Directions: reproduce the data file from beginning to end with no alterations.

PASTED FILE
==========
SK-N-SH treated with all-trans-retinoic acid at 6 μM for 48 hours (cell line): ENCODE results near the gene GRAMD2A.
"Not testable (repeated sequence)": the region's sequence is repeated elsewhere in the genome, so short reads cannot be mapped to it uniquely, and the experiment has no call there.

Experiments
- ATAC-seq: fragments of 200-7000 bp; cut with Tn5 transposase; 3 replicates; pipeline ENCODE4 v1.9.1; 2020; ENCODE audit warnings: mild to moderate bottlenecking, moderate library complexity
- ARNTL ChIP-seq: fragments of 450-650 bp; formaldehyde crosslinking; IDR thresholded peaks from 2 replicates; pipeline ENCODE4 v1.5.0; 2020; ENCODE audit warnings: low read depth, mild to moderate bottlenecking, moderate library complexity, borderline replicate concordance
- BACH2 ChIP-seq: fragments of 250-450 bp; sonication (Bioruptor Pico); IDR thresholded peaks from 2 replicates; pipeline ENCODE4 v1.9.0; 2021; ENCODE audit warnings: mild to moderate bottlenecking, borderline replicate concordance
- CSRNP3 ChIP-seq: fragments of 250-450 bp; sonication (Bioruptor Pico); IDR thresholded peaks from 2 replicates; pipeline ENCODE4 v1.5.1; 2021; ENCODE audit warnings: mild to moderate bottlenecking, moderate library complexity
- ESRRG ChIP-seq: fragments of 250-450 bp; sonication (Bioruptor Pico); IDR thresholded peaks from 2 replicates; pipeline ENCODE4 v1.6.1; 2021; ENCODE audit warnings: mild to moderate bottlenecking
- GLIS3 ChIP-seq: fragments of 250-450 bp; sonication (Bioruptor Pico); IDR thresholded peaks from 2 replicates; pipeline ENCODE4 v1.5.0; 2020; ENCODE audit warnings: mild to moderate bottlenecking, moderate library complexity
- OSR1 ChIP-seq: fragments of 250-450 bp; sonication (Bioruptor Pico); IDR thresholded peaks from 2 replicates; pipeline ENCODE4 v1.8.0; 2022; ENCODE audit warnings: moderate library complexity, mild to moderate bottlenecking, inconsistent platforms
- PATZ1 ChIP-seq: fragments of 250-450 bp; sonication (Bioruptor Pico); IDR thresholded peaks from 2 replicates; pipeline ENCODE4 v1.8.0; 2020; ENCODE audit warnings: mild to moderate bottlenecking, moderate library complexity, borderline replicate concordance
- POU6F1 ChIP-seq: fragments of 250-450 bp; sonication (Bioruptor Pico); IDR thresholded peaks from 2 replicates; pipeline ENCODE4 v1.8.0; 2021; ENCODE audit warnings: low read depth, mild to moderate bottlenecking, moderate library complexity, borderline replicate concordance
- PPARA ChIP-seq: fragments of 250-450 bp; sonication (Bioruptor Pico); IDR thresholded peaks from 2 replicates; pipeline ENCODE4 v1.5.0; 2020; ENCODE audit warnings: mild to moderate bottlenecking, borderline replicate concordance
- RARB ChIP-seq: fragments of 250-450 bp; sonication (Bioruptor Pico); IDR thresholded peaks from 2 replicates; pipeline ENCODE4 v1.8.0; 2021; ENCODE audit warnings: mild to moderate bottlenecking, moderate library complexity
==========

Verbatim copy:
SK-N-SH treated with all-trans-retinoic acid at 6 μM for 48 hours (cell line): ENCODE results near the gene GRAMD2A.
"Not testable (repeated sequence)": the region's sequence is repeated elsewhere in the genome, so short reads cannot be mapped to it uniquely, and the experiment has no call there.

Experiments
- ATAC-seq: fragments of 200-7000 bp; cut with Tn5 transposase; 3 replicates; pipeline ENCODE4 v1.9.1; 2020; ENCODE audit warnings: mild to moderate bottlenecking, moderate library complexity
- ARNTL ChIP-seq: fragments of 450-650 bp; formaldehyde crosslinking; IDR thresholded peaks from 2 replicates; pipeline ENCODE4 v1.5.0; 2020; ENCODE audit warnings: low read depth, mild to moderate bottlenecking, moderate library complexity, borderline replicate concordance
- BACH2 ChIP-seq: fragments of 250-450 bp; sonication (Bioruptor Pico); IDR thresholded peaks from 2 replicates; pipeline ENCODE4 v1.9.0; 2021; ENCODE audit warnings: mild to moderate bottlenecking, borderline replicate concordance
- CSRNP3 ChIP-seq: fragments of 250-450 bp; sonication (Bioruptor Pico); IDR thresholded peaks from 2 replicates; pipeline ENCODE4 v1.5.1; 2021; ENCODE audit warnings: mild to moderate bottlenecking, moderate library complexity
- ESRRG ChIP-seq: fragments of 250-450 bp; sonication (Bioruptor Pico); IDR thresholded peaks from 2 replicates; pipeline ENCODE4 v1.6.1; 2021; ENCODE audit warnings: mild to moderate bottlenecking
- GLIS3 ChIP-seq: fragments of 250-450 bp; sonication (Bioruptor Pico); IDR thresholded peaks from 2 replicates; pipeline ENCODE4 v1.5.0; 2020; ENCODE audit warnings: mild to moderate bottlenecking, moderate library complexity
- OSR1 ChIP-seq: fragments of 250-450 bp; sonication (Bioruptor Pico); IDR thresholded peaks from 2 replicates; pipeline ENCODE4 v1.8.0; 2022; ENCODE audit warnings: moderate library complexity, mild to moderate bottlenecking, inconsistent platforms
- PATZ1 ChIP-seq: fragments of 250-450 bp; sonication (Bioruptor Pico); IDR thresholded peaks from 2 replicates; pipeline ENCODE4 v1.8.0; 2020; ENCODE audit warnings: mild to moderate bottlenecking, moderate library complexity, borderline replicate concordance
- POU6F1 ChIP-seq: fragments of 250-450 bp; sonication (Bioruptor Pico); IDR thresholded peaks from 2 replicates; pipeline ENCODE4 v1.8.0; 2021; ENCODE audit warnings: low read depth, mild to moderate bottlenecking, moderate library complexity, borderline replicate concordance
- PPARA ChIP-seq: fragments of 250-450 bp; sonication (Bioruptor Pico); IDR thresholded peaks from 2 replicates; pipeline ENCODE4 v1.5.0; 2020; ENCODE audit warnings: mild to moderate bottlenecking, borderline replicate concordance
- RARB ChIP-seq: fragments of 250-450 bp; sonication (Bioruptor Pico); IDR thresholded peaks from 2 replicates; pipeline ENCODE4 v1.8.0; 2021; ENCODE audit warnings: mild to moderate bottlenecking, moderate library complexity